But even if a tarnished reputation were a cognizable impairment, there is nothing inherently stigmatizing about a President performing “the citizen’s normal duty of . . . furnishing information relevant” to a criminal investigation.
Regarding Trump’s argument that subjecting him to state criminal processes could subject him to harassment by state officials, the Court responded that both federal law and state processes have protections against such abuse. State grand jury investigations cannot engage in “arbitrary fishing expeditions”; nor can they initiate investigations “out of malice or an intent to harass.” The Constitution’s Supremacy Clause also protects the president from abuse by state judges and prosecutors. If the president suspects bad faith in the investigation, he may pursue other means of defense. But he cannot claim absolute immunity from state criminal process.
Further, the Court added, there is no heightened standard of need that a subpoena must satisfy in order to gain information from a sitting president. A heightened standard is reserved for official documents of the president; not for his private papers. A heightened standard would not help the president execute his duties any better. If the information of a president is relevant to a criminal investigation and satisfies the general standard, it’s the right of the investigators and the grand jury to seek it.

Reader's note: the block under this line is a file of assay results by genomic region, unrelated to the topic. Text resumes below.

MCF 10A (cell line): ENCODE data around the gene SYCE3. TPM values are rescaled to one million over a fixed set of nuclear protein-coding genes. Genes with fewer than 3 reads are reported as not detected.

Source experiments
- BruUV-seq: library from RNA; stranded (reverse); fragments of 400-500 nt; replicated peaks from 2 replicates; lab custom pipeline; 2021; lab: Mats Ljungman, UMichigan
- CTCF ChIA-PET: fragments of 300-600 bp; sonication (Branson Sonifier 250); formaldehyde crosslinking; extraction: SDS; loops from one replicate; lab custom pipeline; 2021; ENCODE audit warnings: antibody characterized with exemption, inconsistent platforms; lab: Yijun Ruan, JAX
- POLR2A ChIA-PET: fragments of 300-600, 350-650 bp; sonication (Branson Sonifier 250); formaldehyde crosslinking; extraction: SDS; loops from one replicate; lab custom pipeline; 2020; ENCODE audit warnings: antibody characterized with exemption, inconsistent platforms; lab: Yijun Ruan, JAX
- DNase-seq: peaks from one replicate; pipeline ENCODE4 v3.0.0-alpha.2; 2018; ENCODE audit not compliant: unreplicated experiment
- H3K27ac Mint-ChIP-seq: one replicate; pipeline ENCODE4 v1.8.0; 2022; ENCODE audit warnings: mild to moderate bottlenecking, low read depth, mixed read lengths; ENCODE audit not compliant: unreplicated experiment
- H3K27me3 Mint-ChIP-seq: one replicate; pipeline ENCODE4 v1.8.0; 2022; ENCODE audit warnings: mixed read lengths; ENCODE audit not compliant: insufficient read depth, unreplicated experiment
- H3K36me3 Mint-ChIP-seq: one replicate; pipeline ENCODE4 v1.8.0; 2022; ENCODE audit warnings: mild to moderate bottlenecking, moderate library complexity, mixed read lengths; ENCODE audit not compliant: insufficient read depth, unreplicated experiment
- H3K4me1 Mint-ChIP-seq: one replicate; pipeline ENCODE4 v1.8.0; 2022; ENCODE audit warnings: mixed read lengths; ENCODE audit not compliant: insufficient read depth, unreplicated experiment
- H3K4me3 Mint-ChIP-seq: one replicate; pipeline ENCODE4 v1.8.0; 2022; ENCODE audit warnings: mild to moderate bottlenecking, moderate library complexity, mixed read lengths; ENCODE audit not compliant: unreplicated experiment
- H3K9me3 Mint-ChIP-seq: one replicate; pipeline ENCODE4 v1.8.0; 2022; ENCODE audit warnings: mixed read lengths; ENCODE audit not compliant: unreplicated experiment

The Court concludes by noting that the President may still be able to fight the subpoena under grounds of interference with his public duties, but that this case only resolved whether he has an absolute executive privilege or a heightened standard of need — which he does not.